FOX25 Investigates: Hundreds of Boston teachers working without proper licenses

BOSTON — Hundreds of Boston teachers are working unlicensed or under-licensed – a shocking discovery by FOX25 Investigates that caught city school administrators totally unaware.

Massachusetts requires every public school educator to have a license to teach, but nearly 200 Boston school teachers – including many math and science teachers – are blowing past state deadlines to obtain professional licenses.

Investigative Reporter Eric Rasmussen reviewed 3,000 pages of Boston Public School documents and found the problem has been going on for years. One former teacher – a Boston city councilor who campaigned on improving education – failed to get a professional license while teaching in East Boston for more than a decade.

State education officials told FOX25 they have no idea whether this same issue is happening in other school districts because teachers without professional license must track their own progress.

In Massachusetts, new teachers can apply for a “preliminary” license – which expires after five years. Educators must then seek the training to apply for an “initial” license, which is valid for 5 years and can be extended for another 5 years with permission from the state. After that, teachers must upgrade to a professional license and complete new training to renew the license every five years.

In all, teachers are given more than a decade to obtain a professional license.

Missed deadlines

But FOX25 Investigates found many Boston teachers missed state deadlines – including at least a dozen educators at exam schools, such as John D. O’Bryan School of Mathematics & Science and Boston Latin School.

FOX25 also found teachers without proper licenses working at some of the lowest performing schools, including Brighton High School, James P. Timilty Middle School and East Boston High School.

Annissa Essaibi-George worked as a teacher at East Boston High School for more than a decade before she joined the Boston City Council last year.

Despite campaigning on a platform of improving education, FOX25 Investigates found Essaibi-George never earned more than a preliminary license.

“I didn’t have an idea that there was an issue until I received a phone call from you,” she told FOX25.

Essaibi-George denied her failure to keep up with state licensing standards undermines her credibility to set education policy for the city.

“I am so proud of my experience at East Boston High and so proud of my work and my career and certainly am embarrassed that I had this issue with my license,” she said.

School administrators unaware

Boston Superintendent of Schools Tommy Chang said he learned about the problem from FOX25 Investigates.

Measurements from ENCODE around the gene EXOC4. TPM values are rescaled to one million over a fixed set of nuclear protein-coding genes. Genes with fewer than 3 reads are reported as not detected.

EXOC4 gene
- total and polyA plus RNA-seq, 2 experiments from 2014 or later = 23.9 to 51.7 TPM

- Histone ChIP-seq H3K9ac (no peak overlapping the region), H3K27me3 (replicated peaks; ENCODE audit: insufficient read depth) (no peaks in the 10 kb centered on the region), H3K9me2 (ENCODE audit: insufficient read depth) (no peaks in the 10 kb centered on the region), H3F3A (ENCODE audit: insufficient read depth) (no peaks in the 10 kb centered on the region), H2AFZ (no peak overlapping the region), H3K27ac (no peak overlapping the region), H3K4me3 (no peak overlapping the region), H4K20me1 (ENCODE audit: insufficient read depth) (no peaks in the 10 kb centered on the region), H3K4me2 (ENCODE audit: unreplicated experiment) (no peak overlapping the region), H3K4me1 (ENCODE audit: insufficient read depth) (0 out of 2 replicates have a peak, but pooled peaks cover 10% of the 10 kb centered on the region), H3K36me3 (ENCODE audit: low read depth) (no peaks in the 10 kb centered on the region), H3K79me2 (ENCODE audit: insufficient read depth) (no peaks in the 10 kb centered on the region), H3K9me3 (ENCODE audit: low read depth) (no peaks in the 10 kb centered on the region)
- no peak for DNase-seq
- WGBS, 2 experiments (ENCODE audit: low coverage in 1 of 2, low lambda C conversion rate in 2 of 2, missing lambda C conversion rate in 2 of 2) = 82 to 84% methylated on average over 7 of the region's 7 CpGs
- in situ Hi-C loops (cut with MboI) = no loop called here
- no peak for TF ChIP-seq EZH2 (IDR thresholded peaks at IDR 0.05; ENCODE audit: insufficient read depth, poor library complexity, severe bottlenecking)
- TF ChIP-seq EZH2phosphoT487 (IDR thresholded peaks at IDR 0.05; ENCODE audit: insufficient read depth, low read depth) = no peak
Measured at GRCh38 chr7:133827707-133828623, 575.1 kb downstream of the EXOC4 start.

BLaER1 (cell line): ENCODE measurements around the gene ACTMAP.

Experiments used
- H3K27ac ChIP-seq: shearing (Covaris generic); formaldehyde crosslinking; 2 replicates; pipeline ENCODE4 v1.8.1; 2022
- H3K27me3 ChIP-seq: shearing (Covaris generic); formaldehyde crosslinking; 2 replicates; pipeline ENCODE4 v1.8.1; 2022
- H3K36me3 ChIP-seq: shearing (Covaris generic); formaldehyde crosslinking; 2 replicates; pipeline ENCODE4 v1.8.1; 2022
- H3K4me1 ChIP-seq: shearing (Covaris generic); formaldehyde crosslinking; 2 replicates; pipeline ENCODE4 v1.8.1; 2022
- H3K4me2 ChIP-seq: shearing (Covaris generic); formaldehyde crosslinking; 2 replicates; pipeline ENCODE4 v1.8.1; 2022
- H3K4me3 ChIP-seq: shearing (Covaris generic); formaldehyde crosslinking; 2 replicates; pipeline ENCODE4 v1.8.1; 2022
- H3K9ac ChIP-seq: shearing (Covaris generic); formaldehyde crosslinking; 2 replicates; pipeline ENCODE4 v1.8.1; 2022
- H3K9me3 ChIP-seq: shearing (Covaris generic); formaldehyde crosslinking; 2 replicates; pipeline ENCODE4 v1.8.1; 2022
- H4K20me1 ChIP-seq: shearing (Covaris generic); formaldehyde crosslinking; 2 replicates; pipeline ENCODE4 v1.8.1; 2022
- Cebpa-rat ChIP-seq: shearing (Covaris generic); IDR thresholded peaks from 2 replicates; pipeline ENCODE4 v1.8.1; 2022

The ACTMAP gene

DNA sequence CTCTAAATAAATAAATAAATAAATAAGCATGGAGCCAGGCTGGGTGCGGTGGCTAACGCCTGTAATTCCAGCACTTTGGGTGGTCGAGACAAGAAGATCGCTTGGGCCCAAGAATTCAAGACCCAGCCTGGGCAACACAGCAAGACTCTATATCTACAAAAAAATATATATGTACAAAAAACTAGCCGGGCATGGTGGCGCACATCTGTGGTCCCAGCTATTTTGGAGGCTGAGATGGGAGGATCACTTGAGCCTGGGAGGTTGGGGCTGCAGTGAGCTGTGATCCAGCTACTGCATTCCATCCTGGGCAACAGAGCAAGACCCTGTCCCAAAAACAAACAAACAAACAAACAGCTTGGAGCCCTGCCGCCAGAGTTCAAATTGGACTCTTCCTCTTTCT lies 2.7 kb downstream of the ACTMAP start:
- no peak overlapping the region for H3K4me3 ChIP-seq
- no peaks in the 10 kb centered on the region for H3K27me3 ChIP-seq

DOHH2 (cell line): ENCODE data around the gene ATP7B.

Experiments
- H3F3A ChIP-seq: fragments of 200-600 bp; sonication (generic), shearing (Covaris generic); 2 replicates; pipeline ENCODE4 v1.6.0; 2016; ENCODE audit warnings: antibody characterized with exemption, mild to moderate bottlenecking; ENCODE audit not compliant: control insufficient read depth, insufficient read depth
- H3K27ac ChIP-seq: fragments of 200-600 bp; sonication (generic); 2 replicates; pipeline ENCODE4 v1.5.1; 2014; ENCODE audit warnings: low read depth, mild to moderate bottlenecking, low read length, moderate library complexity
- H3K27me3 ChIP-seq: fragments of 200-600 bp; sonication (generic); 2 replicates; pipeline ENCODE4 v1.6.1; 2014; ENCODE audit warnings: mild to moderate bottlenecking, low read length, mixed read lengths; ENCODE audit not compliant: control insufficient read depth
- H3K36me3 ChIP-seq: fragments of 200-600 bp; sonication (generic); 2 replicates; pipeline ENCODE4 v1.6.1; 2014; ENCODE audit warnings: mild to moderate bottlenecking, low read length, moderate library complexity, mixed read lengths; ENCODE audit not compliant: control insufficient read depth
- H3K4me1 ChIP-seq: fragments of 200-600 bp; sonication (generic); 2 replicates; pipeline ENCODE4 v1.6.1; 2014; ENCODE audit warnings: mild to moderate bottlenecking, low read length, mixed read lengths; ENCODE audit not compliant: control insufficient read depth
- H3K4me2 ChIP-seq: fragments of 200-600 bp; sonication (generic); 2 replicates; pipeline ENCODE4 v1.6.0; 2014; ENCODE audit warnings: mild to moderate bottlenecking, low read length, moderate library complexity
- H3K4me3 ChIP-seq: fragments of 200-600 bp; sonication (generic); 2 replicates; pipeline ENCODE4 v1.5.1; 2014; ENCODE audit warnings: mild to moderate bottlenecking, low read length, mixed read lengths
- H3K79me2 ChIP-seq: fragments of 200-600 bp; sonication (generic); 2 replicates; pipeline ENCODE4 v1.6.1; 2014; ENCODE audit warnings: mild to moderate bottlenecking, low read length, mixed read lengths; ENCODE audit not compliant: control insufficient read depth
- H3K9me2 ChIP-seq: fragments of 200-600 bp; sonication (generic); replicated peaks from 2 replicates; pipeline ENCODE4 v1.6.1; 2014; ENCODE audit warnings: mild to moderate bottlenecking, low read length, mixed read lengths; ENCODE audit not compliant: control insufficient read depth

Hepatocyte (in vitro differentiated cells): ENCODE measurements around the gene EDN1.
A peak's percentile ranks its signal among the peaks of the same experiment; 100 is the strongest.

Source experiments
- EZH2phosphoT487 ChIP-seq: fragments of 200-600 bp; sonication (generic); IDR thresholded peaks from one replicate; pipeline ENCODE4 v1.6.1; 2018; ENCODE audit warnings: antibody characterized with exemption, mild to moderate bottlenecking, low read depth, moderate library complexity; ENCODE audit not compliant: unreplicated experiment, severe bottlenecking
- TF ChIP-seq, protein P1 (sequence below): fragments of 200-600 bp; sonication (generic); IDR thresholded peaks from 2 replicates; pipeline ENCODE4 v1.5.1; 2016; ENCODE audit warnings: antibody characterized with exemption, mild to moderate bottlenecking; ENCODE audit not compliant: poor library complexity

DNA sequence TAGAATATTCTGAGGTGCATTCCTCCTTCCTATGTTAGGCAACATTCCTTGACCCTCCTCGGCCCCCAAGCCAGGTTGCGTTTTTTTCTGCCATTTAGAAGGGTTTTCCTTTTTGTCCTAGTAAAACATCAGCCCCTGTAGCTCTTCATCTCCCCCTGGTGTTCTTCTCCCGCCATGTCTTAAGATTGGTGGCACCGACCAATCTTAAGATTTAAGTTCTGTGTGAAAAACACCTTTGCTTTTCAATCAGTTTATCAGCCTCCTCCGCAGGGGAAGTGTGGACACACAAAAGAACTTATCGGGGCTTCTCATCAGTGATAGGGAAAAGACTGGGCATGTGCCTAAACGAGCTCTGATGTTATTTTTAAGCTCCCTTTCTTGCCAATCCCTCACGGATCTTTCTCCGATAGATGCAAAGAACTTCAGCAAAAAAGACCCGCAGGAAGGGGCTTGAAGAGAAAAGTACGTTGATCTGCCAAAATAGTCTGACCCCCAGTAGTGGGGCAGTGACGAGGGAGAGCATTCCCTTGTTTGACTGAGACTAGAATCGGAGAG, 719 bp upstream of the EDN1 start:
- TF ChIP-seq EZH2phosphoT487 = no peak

“I did not know the scope of this exact number. I did not know this exact number,” Chang told FOX25’s Eric Rasmussen. “We have to make that fix and we will. We're taking the steps to make sure this doesn't happen again.”

About an hour after FOX25 interviewed Chang Wednesday, he sent out an email to teachers, reminding them of their “responsibility to maintain a valid license.”

Richard Stutman said the Boston Teachers Union had no comment on FOX25’s findings.

But Stutman suggested that some teachers may have merely forgotten to file licensing paperwork with the state.

“Let me ask you this, if your driver’s license expires, does that make you a bad driver?” Stutman asked FOX25 in a phone call last week.

When asked whether unlicensed teachers with should be barred from teaching – in the same way unlicensed drivers are barred from driving, Stutman hung up.

Kenya McDonald, a former Boston English teacher, said it’s important for teachers to obtain professional licenses and maintain them.

“Teaching, in itself, is a very difficult job,” said McDonald. “Every year, you get a different crop of students who come with different needs.”

Despite keeping her professional license up to date, McDonald says she was forced out after more than 20 years of teaching at Boston Public Schools – claiming administrators assigned her to subjects she wasn’t licensed to teach, such as math and science, and then gave her poor performance evaluations.

“I feel that they're doing the students a real disservice,” said McDonald.

McDonald said she loved working in Boston but was so frustrated she recently decided to leave for a job in another district – where she showed FOX25 she’s received good evaluations so far.

Boston school administrators declined comment on Essaibi-George’s license or McDonald’s complaints, citing privacy issues.

Most teachers without proper licenses will remain

School officials said the majority of the teachers cited in FOX25’s review could remain on the job if they applied for extensions and waivers from the state.

But FOX25 Investigates found an additional 144 Boston teachers – who are completely unlicensed – are already working on waivers from the state. Another 50 Boston teachers are unlicensed but have never received state permission to work on a waiver, according to Boston Public School officials.

Chang and city school officials could not say exactly how long it would take to fix the problem permanently and ensure all teachers obtain professional licenses within the decade the state allows.
Meanwhile, parents told FOX25 Investigates they had no idea so many Boston teachers were lacking in credentials.

Noelle Hallahan, a mother of four, told FOX25, “I'm not surprised. I don't think it's very transparent. I don't think Boston is very transparent.”